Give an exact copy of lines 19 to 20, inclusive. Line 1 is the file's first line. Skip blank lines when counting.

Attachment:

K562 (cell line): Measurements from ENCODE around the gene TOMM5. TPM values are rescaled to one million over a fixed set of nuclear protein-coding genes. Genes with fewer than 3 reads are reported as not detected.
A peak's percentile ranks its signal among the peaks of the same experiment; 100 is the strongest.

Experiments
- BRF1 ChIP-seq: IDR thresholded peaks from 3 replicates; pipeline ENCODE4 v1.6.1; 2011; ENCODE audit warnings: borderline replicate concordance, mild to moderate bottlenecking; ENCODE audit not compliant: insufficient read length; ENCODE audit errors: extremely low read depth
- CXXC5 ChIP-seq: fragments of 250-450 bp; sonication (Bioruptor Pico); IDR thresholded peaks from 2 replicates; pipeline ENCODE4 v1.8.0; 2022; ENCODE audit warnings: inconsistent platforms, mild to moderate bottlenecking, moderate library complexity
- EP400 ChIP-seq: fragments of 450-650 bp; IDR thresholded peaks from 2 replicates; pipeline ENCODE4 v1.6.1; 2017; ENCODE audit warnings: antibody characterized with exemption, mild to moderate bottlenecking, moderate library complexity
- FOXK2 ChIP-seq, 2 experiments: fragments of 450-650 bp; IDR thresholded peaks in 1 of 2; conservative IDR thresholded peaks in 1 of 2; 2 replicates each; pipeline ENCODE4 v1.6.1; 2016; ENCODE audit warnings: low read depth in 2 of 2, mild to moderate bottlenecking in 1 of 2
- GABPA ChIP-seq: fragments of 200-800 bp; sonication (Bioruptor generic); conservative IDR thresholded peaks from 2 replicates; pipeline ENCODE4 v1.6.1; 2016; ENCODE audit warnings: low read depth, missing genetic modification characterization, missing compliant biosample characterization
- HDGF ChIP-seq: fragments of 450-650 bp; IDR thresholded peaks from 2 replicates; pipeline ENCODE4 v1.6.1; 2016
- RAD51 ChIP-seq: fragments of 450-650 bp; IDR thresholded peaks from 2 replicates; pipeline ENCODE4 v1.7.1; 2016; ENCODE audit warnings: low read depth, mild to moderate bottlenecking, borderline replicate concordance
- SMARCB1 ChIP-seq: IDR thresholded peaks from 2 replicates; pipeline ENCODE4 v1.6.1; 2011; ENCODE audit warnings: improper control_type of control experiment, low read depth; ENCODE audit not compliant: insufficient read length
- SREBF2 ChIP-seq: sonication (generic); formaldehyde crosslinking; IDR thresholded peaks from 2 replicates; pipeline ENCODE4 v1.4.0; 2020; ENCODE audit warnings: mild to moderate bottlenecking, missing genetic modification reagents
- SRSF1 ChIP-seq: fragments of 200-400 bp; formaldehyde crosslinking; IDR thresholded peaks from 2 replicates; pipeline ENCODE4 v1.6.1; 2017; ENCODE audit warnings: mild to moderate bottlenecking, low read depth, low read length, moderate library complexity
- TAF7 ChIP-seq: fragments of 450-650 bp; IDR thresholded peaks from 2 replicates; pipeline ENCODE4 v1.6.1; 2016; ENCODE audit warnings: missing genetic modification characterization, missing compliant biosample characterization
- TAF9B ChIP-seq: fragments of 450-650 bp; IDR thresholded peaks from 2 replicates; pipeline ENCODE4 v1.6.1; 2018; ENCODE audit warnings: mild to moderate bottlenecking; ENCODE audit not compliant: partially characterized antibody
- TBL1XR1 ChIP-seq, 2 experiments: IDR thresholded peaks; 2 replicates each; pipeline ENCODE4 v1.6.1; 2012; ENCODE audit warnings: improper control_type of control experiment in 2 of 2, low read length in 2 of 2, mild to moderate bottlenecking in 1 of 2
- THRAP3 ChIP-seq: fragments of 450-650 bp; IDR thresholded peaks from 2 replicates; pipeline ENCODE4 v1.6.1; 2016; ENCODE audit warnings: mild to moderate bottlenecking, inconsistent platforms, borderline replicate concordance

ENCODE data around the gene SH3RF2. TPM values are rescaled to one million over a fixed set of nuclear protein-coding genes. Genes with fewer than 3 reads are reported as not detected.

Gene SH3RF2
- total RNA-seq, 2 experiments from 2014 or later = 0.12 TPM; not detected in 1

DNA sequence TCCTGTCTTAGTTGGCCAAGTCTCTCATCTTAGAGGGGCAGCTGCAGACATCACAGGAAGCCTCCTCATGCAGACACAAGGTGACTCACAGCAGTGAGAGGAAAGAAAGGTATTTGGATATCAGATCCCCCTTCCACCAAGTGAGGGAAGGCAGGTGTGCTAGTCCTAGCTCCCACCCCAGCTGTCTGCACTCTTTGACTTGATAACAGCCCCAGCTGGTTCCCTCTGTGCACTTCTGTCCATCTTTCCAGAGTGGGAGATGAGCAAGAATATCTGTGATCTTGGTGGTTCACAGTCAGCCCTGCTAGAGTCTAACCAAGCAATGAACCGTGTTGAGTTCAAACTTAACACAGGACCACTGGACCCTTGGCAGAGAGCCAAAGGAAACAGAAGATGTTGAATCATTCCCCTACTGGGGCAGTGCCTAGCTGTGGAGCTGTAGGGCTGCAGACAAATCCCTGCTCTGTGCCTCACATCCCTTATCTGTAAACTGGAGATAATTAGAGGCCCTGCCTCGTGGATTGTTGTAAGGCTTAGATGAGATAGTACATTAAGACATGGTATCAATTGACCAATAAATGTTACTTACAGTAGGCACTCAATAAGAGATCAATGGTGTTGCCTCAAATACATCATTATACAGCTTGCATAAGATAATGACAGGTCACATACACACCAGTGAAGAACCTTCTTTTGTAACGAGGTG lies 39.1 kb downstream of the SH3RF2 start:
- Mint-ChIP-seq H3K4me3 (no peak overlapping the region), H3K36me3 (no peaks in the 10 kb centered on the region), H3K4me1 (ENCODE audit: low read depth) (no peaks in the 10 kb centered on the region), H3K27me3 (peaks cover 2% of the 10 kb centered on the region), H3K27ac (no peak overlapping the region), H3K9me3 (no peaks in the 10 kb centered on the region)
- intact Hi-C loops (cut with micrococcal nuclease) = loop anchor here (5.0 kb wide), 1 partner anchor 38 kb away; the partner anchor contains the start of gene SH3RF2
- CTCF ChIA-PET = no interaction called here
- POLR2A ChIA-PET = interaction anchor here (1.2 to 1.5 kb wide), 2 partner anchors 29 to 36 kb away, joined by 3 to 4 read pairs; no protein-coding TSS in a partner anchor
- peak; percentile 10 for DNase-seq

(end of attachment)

Gene SH3RF2
- total RNA-seq, 2 experiments from 2014 or later = 0.12 TPM; not detected in 1